What did/do you think of the workload (compared to the RUG)?

The amount of literature we had to read was comparable to what I have to read at the RUG, at times it seemed even more because everything was in Spanish. However, since you have to hand in assignments more frequently and the academic standards do not seem as high as in Groningen, the workload was manageable.

Did/do you meet many international students? Was there an international environment or did/do you really need knowledge of the national language?

Yes, there are many International Students from all over the world and the university arranges activities only for exchange students. Many of the Colombian students know English, however since most courses are taught in Spanish one needs to know how to at least communicate in Spanish on a basis level.

What was the most surprising thing about this new culture?

What is the funniest word you learned in the new language?

I was surprised of the size of the country and the diversity of its nature. There are deserts, tropical rain forests, mountains, islands and picturesque beaches due the countries geographic location right at the equator, between the pacific and the Caribbean sea, with the Andes crossing through it and the Amazone River in the South. 

A lot of people call their boyfriends, male friends or sons “papí” and their girlfriends, female friends or daughters “mamí.”

Any last words or quotes that describe your exchange perfectly?

Never gonna drink my hot chocolate any other way ;)

This interview was given by Anne Danker - if you wish to get in contact with her, send an email to info@clio.nl


Grades are given on a scale from 1 - 10.




Points of interest

(not so many <-> lots of museums etc.)


In Bogotá there is always stuff to see or to do. I assure you, you will never get bored! Same counts for the entire country.


(only local food <-> great variety of restaurants)


There is probably the biggest variety of fruit and vegetables I have ever encountered, however, the local cuisine mainly uses rice, platane, beans and always meat. If you are travelling it might be hard to find vegetarian options that are not merely side dishes (should not be a problem in Bogotá though).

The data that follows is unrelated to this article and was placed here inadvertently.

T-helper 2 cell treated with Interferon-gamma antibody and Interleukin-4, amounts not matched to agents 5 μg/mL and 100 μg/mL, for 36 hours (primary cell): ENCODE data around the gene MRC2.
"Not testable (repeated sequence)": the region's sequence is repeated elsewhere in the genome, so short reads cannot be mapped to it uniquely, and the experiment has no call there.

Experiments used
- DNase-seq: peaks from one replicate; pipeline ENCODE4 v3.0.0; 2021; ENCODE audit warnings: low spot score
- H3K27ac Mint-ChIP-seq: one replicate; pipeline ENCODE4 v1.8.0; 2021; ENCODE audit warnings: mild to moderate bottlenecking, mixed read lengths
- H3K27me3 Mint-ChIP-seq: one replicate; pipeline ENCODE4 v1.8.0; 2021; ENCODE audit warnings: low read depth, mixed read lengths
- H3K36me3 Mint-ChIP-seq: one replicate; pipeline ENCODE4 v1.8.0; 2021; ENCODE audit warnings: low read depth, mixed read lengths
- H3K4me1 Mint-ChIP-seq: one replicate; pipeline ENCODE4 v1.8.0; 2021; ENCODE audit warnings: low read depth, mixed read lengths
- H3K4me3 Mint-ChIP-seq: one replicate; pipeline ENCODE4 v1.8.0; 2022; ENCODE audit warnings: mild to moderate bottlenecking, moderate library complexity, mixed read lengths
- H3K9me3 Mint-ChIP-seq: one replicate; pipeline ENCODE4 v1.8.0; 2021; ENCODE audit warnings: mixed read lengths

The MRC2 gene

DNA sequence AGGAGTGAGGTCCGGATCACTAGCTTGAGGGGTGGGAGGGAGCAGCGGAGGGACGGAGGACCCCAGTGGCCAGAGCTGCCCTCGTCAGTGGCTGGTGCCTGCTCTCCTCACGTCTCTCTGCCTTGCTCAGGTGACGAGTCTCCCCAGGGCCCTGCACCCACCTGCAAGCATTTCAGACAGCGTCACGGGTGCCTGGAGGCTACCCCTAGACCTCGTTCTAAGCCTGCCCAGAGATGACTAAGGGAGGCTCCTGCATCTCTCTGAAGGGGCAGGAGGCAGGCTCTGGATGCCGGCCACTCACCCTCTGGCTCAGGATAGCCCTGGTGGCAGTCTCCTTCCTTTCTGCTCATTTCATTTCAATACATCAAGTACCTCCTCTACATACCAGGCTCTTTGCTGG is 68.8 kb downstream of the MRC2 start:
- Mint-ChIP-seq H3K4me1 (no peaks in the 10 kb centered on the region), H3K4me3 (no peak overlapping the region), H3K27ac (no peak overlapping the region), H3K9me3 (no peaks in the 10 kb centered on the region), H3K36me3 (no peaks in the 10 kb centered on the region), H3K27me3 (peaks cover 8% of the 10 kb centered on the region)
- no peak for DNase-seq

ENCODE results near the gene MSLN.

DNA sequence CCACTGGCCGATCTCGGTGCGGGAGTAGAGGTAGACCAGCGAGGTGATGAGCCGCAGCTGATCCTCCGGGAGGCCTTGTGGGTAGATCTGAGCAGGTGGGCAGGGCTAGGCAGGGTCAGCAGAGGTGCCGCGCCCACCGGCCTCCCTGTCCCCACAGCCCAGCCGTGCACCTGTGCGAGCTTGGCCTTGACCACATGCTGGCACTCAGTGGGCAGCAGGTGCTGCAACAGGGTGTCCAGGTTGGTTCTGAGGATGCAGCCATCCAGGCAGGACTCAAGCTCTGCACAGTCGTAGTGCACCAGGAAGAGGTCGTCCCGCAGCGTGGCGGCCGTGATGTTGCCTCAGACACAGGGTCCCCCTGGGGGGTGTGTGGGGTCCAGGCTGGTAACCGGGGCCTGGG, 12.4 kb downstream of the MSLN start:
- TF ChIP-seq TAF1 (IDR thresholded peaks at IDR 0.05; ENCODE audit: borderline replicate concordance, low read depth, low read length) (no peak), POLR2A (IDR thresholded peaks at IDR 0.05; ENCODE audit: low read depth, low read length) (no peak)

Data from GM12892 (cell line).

(none <-> several natural parks/recreational parks)


You will no where else get more nature in just one country than in Colombia!


(limited <-> many options)


There is a lot of sports, perhaps not everything is offered by the university, but there are many different clubs and other activities that one can do in the city or out in the nature.

Social Activities

(limited <-> many theatres/cinemas/pubs/clubs)


From salsa bars, over alternative cinemas, theatres, to some of the most vibrant clubs in Latin America, Bogotá has everything one desires. Additionally, the Colombian people are known for their ability to dance all night and anybody visiting will assure you that it’s true ;)




Size of the University 

(small <-> big)


Comparable to the RUG, but everything on one campus.

Relationship students-professors

(informal <-> formal)


Depends on the professor, but in general you are advised to show respect towards your professors.

Language requirements

(English suffices <-> other languages are needed)


A certain Spanish proficiency is definitely recommended since most courses are taught in Spanish.

The study programme

(easy <-> difficult/intense)


Workload comparable with the RUG, however, some assignments might seem to demand less academic quality.


(few international students <-> many international students)


We were around 150 exchange students.

Location of the University

(hard to reach <-> close by)


The university is fairly easy to reach with public transport or by bike/foot.





(expensive <-> cheap)


Food in general is super cheap in comparison to the Netherlands (you will get a lunch incl. soup, salad, juice and small desert for ~3€).


(difficult to find & expensive <-> easy & affordable)


Accommodation is rather easy to find, however depending on where one lives the prices are comparable to Groningen.

Our sponsors